On Youth Skills Day, Ban urges more investment to assist the 'working poor' and jobless

15 July 2016

With so many youth either jobless or “working poor,” more investment is needed to empower them through skills development, United Nations Secretary-General Ban Ki-moon said on World Youth Skills Day today.

“There is no better investment than helping a young person to develop their abilities,” he said in his message on the Day. “Successful skills programmes link young people with opportunities to gain experience and jobs. It is especially critical to cultivate girls and young women with skills in science, technology and innovation.”

Today's world has the largest generation of youth in history. Mr. Ban has made youth issues a priority, including by appointing the first-ever Youth Envoy to serve as a liaison between the UN and the world's young people.

Today, more than 73 million young people are unemployed, making them three times more likely than adults to be out of work, and too many youth in developing countries are trapped into “working poverty” stemming from the irregularity of jobs, meaning they toil but their income falls under a poverty line.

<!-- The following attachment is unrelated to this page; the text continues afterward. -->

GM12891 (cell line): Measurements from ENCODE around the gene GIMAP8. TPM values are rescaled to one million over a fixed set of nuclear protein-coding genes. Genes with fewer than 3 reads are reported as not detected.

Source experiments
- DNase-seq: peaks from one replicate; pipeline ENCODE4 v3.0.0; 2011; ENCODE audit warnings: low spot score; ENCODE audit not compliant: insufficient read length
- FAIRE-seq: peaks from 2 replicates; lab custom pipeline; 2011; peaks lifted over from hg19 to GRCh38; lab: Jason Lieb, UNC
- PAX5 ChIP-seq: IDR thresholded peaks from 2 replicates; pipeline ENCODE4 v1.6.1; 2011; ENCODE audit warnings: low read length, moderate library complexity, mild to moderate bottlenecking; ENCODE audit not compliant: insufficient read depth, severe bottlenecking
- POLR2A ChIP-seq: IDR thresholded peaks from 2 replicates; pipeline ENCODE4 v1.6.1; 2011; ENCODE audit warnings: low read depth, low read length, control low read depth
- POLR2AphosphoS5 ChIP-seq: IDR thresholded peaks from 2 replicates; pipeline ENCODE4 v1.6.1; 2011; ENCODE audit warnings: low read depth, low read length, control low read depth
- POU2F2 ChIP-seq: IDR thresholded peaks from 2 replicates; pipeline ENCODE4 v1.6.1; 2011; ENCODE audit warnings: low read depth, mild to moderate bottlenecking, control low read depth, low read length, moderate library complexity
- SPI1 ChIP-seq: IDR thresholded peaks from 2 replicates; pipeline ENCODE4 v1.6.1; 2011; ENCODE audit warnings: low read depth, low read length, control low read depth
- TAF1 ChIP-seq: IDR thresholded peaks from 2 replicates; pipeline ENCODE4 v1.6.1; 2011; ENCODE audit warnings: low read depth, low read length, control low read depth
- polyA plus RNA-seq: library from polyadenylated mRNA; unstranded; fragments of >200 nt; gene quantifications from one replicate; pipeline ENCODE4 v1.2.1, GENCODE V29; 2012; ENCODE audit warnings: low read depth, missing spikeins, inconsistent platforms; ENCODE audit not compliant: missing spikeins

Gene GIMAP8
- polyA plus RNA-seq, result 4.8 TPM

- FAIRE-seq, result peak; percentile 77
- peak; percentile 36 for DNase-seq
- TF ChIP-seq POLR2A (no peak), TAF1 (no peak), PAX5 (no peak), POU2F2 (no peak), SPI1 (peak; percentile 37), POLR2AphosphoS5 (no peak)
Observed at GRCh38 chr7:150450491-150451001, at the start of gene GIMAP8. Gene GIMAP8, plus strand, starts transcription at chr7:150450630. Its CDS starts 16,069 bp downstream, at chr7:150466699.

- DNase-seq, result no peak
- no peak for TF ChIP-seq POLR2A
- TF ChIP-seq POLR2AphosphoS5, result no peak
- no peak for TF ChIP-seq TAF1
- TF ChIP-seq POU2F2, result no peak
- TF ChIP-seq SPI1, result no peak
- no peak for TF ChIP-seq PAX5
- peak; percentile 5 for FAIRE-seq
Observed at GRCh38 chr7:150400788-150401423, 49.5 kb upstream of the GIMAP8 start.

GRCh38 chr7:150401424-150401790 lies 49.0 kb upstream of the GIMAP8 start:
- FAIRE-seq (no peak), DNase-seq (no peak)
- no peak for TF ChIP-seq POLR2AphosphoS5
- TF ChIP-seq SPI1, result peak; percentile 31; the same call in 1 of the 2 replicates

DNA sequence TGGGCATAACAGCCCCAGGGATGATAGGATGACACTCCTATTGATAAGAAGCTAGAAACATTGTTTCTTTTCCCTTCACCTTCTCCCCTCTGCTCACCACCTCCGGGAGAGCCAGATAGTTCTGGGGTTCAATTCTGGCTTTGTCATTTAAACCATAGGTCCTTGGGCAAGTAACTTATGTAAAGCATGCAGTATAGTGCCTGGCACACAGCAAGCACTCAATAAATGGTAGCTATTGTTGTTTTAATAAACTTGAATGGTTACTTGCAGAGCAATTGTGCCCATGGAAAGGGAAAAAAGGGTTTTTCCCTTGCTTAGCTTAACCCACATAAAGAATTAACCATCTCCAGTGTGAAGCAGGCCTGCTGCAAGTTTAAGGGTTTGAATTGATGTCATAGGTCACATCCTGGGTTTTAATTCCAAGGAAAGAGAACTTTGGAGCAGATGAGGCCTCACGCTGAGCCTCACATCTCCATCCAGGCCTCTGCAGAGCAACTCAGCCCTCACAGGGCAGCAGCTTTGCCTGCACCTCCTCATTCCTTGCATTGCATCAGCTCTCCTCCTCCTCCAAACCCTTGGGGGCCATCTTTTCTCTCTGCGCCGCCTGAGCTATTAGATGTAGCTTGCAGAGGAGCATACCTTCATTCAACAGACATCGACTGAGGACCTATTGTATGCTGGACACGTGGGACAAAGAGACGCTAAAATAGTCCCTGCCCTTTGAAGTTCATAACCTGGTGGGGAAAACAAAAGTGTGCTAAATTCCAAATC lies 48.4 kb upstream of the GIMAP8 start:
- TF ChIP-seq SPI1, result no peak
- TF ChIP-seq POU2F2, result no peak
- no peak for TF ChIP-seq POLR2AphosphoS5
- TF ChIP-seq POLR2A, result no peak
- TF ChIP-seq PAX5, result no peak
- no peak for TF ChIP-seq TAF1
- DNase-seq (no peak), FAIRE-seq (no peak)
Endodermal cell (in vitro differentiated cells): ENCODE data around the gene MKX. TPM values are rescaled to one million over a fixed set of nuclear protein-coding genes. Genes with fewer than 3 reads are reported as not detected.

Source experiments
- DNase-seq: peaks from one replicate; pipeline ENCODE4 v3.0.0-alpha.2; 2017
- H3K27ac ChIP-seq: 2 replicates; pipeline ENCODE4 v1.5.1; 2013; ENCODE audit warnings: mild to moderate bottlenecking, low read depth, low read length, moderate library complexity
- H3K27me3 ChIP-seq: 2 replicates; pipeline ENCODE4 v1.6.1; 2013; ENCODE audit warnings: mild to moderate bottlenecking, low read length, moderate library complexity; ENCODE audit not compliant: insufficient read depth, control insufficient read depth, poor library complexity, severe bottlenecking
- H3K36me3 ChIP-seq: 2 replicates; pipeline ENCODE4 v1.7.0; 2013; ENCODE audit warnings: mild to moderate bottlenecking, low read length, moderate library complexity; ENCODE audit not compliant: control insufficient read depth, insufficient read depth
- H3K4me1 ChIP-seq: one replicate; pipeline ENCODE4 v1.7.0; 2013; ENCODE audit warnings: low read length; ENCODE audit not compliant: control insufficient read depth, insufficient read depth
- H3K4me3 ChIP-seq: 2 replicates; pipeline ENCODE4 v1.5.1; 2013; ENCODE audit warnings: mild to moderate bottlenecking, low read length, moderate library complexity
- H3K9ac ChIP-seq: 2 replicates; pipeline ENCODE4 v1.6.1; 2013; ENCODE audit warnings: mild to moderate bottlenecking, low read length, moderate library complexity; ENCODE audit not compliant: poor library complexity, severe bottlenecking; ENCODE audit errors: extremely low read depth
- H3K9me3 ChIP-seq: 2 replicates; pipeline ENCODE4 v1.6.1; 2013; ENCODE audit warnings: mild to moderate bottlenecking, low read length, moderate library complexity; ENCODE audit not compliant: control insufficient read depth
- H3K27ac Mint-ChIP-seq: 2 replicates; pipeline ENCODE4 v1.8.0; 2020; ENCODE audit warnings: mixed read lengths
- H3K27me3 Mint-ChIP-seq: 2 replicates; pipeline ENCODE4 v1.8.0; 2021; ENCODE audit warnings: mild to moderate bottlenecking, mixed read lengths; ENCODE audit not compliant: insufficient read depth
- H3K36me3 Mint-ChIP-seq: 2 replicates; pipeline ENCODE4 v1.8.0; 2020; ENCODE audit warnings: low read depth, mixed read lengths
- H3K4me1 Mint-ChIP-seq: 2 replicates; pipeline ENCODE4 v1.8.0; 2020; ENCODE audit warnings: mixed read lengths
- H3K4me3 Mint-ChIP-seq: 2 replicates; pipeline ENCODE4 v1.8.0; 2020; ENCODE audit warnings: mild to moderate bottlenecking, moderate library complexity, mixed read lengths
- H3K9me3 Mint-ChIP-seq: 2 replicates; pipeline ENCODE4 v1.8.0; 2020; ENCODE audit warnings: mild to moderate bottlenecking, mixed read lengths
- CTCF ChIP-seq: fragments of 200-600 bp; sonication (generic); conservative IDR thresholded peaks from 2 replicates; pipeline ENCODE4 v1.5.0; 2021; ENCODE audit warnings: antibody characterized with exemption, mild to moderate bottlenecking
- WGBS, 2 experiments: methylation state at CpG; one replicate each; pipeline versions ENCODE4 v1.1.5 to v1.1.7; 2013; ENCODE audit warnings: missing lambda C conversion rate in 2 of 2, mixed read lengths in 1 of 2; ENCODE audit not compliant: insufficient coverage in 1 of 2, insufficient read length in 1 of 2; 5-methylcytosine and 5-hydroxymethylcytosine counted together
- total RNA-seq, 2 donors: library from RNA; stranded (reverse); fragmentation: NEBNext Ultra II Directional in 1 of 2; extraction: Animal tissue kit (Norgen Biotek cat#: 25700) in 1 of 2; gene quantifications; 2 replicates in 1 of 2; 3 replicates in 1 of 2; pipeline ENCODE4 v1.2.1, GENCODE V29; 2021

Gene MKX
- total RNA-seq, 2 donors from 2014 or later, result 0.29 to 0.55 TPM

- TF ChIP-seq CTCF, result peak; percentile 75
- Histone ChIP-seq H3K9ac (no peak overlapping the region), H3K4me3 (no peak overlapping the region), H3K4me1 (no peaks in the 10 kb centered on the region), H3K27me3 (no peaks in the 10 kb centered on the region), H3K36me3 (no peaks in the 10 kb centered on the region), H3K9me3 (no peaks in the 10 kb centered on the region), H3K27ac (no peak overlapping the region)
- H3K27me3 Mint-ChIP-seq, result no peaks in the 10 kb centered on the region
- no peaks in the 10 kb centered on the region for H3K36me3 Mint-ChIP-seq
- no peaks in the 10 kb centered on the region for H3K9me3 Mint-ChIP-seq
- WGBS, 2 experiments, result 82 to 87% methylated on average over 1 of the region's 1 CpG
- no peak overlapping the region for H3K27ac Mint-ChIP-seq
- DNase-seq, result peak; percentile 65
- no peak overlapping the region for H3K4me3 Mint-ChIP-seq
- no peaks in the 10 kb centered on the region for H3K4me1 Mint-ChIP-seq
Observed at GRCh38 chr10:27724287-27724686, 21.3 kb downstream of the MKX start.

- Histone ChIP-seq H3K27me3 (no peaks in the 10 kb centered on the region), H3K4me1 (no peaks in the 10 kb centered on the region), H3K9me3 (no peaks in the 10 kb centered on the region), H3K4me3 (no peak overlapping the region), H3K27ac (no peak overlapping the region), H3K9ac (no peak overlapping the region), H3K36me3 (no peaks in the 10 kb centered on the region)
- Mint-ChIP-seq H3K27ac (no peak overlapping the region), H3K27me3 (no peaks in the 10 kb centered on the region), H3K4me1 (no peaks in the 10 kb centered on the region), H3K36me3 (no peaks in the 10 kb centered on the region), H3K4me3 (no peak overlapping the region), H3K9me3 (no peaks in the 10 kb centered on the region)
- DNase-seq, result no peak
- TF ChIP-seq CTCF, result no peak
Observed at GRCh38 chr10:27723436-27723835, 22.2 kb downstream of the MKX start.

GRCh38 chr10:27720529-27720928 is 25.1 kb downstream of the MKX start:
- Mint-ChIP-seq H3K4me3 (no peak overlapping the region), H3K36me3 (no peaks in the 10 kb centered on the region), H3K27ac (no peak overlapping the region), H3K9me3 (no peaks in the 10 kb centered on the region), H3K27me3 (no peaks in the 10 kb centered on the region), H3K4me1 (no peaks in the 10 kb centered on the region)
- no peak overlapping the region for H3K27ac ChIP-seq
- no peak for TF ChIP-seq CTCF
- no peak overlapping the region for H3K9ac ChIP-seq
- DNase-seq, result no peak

“Young people are understandably searching for the financial security, personal satisfaction and sense of purpose that come from meaningful employment,” Mr. Ban said, adding that the visionary 2030 Agenda for Sustainable Development calls for substantially increasing the number of youth with the skills they need for employment, decent jobs and entrepreneurship.

Empowering young people through skills development strengthens their capacity to help address the many challenges facing society, including poverty, injustice and violent conflict, he said, citing the UN Global Initiative on Decent Jobs for Youth , which brings together the UN system, governments, businesses, academic institutions, youth organizations and other partners to scale up action and impact in this area.

On this Day, “let us renew our resolve to invest more in empowering young people,” Mr. Ban said. “When we do, they can better advance the broader mission of the United Nations for lasting peace, sustainable development and human rights for all,” he added.

 

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